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What is Gardening for Dementia?

By Hanna Bahedry 4 weeks agoNo Comments
Home  /  Aging and Costs of Aging  /  What is Gardening for Dementia?

Welcome to the next installment of our biweekly series on the many different kinds of nature therapy. This week’s topic is gardening for dementia.

So what is gardening for dementia? Unlike some of the other topics we’ve covered, this one is a little easier to guess the meaning behind; gardening for dementia is all about using the natural world—specifically gardens and the act of gardening—to help mitigate some of the medical, behavioral and emotional issues that adults with dementia deal with.

Also known as dementia green care or therapeutic dementia care, gardening for dementia is a subset of therapeutic horticulture, wherein the therapeutic interventions are specifically targeted towards the unique needs of those living with dementia. Just like other kinds of therapeutic horticulture, it involves specific programming and trained staff.

And its benefits, as you’ll see below, are wide-ranging: it enables engagement, exercise and movement, relaxation, purpose and meaning. It helps improve appetite, blood pressure, focus, verbal expression, sleep, mood, memory, strength, agility and balance. It can diminish pain, apathy, agitation and aggression in patients. And it provides sensory stimulation, distraction, and pleasure—not to mention a healthy dose of Vitamin D!

Healing without a cure

Dementia is a long-term condition that can have a substantial impact on a person’s health and life—and as of now, dementia, Alzheimer’s, and related memory diseases have no cure. Gardening for dementia, then, is not necessarily about healing in the same way that other types of nature therapy can be; there is no reversing dementia (although The End of Alzheimer’s by Dale Bredesen, MD, describes fantastic cases in which this might be possible); so no gardening it away. The goal is not to stop or cure dementia; the goal of gardening for dementia is to improve the quality of life for people with dementia.

A comprehensive literature review from  2012 in Psychiatry Investigation by Detweiler et al from Virginia investigated the evidence to support therapeutic gardens for the elderly, especially those in assisted living or dementia care facilities. It makes the case that “constructing…dementia residence gardens that encourage autonomy and sensory stimulation is an economically sound, non-pharmacological strategy for improving the quality of life for persons needing these types of residences.” Gardens cited provide strategies that reduce reliance on medication while at the same time provide benefits like autonomy and mental stimulation.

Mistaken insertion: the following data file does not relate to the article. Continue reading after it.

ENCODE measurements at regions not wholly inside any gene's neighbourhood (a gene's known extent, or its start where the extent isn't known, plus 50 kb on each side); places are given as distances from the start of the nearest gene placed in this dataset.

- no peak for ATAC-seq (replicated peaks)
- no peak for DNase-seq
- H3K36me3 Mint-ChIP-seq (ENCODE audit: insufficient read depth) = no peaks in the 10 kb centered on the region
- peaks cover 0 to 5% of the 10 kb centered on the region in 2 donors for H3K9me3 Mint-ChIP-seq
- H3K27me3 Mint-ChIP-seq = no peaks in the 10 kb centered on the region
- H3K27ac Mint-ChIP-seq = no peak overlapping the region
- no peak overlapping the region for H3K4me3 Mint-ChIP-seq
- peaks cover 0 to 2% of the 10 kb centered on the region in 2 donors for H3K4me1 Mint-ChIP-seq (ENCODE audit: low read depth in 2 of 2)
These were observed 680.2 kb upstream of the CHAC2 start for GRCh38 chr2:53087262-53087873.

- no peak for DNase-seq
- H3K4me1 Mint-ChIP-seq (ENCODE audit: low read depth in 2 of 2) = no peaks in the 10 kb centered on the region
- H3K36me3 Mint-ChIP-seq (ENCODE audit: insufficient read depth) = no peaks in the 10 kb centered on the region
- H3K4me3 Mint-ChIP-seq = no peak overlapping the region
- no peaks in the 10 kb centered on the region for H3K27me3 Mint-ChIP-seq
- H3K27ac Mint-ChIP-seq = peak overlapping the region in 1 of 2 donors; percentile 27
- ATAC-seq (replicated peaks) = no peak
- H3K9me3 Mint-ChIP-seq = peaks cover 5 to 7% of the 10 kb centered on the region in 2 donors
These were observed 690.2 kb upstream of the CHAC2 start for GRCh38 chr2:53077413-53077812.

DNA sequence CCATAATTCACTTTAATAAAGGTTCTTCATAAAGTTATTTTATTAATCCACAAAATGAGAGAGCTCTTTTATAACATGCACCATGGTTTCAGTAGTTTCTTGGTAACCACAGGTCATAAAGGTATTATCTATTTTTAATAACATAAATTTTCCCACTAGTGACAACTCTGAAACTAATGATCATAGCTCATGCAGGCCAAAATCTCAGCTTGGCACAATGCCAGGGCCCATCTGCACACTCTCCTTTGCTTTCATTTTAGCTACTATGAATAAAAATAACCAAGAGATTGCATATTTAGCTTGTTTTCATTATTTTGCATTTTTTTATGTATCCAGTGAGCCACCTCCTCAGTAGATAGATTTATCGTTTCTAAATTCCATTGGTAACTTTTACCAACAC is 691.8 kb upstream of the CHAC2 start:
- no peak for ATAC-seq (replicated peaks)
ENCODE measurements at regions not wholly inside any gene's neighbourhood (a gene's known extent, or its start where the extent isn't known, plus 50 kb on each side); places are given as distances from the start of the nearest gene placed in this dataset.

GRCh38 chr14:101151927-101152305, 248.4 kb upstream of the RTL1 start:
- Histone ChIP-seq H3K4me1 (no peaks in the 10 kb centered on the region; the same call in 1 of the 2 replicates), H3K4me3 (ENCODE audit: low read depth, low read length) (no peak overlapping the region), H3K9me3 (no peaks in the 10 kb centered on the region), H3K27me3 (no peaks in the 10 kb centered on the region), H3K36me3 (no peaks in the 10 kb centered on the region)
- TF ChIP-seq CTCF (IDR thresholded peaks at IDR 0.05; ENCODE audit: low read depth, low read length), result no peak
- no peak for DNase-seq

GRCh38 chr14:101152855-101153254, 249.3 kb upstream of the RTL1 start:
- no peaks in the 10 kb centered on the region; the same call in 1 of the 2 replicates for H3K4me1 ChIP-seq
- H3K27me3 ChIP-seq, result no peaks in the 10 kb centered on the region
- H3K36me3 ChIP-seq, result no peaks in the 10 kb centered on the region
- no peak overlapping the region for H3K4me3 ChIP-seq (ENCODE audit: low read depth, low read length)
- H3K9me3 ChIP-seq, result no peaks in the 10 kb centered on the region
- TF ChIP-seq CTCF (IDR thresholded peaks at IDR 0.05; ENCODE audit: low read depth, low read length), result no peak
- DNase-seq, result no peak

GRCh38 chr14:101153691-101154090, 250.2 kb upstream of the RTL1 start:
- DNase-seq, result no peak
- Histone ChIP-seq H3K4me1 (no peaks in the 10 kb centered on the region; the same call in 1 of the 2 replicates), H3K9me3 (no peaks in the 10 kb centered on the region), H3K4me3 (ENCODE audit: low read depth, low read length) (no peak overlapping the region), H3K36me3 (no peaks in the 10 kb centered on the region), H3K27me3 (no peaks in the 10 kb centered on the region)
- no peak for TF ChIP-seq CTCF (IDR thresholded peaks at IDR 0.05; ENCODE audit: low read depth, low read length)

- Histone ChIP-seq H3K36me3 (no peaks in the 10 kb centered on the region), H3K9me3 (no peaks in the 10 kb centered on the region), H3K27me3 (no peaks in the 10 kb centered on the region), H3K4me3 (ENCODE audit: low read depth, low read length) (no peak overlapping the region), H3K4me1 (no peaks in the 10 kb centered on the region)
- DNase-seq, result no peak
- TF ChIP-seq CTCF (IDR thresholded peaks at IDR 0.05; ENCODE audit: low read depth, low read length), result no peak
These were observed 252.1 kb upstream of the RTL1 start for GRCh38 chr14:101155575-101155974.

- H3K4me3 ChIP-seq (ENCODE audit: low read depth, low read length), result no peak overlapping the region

The authors write: “Exposure to nature has been associated with reduction in pain, improvement in attention and modulation of stress responses. In addition, some studies have reported that having free access to an outdoor area may reduce some agitated behaviors, medications and falls in dementia residents.” Gardening in nature promotes exercise, stimulates the senses, and can “promote ambulation, positive reminiscences, decreased stress and stabilized sleep wake cycles.”

The authors also compare assisted living homes which include a gardening component with a more modern, institutional style of nursing home you and I might be more familiar with—what they call the “sterile modern medical complex.” They conclude that this more institutional setting is not just neutral—it can actually be quite harmful to people with dementia. To be in one of these “sterile complexes…often without the sight of or access to gardens or natural settings…may increase resident anxiety and fear as evidenced by elevated vital signs.”

This suggests that allowing people with dementia to be in natural environments is not just a nice perk or an added bonus—it’s actually essential to the patients’ well-being and can go a long way in reducing the negative emotions patients feel in a more sterile, traditionally medical environment. Though patients cannot be cured in the traditional sense, their quality of life and severity of their symptoms can be greatly improved.

What does the dementia garden research say?

There’s a surprising amount of research about dementia gardens—the myriad effects of gardening on those with dementia, the different types of dementia gardens, and even the effect of VR on those with dementia.